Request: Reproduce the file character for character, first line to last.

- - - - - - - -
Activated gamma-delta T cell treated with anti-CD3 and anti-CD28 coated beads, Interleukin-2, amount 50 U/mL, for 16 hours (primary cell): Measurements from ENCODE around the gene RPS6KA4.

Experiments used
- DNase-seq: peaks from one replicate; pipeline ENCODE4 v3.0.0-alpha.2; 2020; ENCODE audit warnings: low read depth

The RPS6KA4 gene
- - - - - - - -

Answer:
Activated gamma-delta T cell treated with anti-CD3 and anti-CD28 coated beads, Interleukin-2, amount 50 U/mL, for 16 hours (primary cell): Measurements from ENCODE around the gene RPS6KA4.

Experiments used
- DNase-seq: peaks from one replicate; pipeline ENCODE4 v3.0.0-alpha.2; 2020; ENCODE audit warnings: low read depth

The RPS6KA4 gene